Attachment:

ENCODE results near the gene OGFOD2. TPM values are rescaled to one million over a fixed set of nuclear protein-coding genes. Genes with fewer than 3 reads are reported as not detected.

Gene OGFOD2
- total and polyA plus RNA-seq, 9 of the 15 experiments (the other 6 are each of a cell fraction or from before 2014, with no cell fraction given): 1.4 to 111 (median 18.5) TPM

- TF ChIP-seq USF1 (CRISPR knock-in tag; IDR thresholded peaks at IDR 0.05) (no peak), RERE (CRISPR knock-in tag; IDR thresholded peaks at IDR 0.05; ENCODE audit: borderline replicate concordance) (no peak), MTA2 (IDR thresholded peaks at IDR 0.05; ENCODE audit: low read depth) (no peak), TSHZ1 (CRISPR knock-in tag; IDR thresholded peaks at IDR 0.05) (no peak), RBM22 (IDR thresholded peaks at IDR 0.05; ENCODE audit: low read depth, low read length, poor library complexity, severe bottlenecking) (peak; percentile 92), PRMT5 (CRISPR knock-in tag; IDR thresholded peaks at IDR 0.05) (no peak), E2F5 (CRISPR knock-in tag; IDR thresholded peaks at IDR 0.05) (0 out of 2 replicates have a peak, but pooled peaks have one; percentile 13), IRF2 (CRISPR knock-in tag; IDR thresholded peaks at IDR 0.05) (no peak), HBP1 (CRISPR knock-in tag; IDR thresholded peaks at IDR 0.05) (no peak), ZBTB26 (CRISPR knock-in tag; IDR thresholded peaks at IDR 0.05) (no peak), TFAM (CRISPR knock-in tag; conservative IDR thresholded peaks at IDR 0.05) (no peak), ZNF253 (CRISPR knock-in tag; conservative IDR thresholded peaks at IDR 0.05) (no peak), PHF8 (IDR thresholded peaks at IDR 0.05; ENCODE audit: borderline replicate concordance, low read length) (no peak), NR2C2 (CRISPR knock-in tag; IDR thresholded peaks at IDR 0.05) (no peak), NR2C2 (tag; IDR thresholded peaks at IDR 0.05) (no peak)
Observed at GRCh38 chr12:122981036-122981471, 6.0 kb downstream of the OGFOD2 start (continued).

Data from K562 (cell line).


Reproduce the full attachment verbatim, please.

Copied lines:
ENCODE results near the gene OGFOD2. TPM values are rescaled to one million over a fixed set of nuclear protein-coding genes. Genes with fewer than 3 reads are reported as not detected.

Gene OGFOD2
- total and polyA plus RNA-seq, 9 of the 15 experiments (the other 6 are each of a cell fraction or from before 2014, with no cell fraction given): 1.4 to 111 (median 18.5) TPM

- TF ChIP-seq USF1 (CRISPR knock-in tag; IDR thresholded peaks at IDR 0.05) (no peak), RERE (CRISPR knock-in tag; IDR thresholded peaks at IDR 0.05; ENCODE audit: borderline replicate concordance) (no peak), MTA2 (IDR thresholded peaks at IDR 0.05; ENCODE audit: low read depth) (no peak), TSHZ1 (CRISPR knock-in tag; IDR thresholded peaks at IDR 0.05) (no peak), RBM22 (IDR thresholded peaks at IDR 0.05; ENCODE audit: low read depth, low read length, poor library complexity, severe bottlenecking) (peak; percentile 92), PRMT5 (CRISPR knock-in tag; IDR thresholded peaks at IDR 0.05) (no peak), E2F5 (CRISPR knock-in tag; IDR thresholded peaks at IDR 0.05) (0 out of 2 replicates have a peak, but pooled peaks have one; percentile 13), IRF2 (CRISPR knock-in tag; IDR thresholded peaks at IDR 0.05) (no peak), HBP1 (CRISPR knock-in tag; IDR thresholded peaks at IDR 0.05) (no peak), ZBTB26 (CRISPR knock-in tag; IDR thresholded peaks at IDR 0.05) (no peak), TFAM (CRISPR knock-in tag; conservative IDR thresholded peaks at IDR 0.05) (no peak), ZNF253 (CRISPR knock-in tag; conservative IDR thresholded peaks at IDR 0.05) (no peak), PHF8 (IDR thresholded peaks at IDR 0.05; ENCODE audit: borderline replicate concordance, low read length) (no peak), NR2C2 (CRISPR knock-in tag; IDR thresholded peaks at IDR 0.05) (no peak), NR2C2 (tag; IDR thresholded peaks at IDR 0.05) (no peak)
Observed at GRCh38 chr12:122981036-122981471, 6.0 kb downstream of the OGFOD2 start (continued).

Data from K562 (cell line).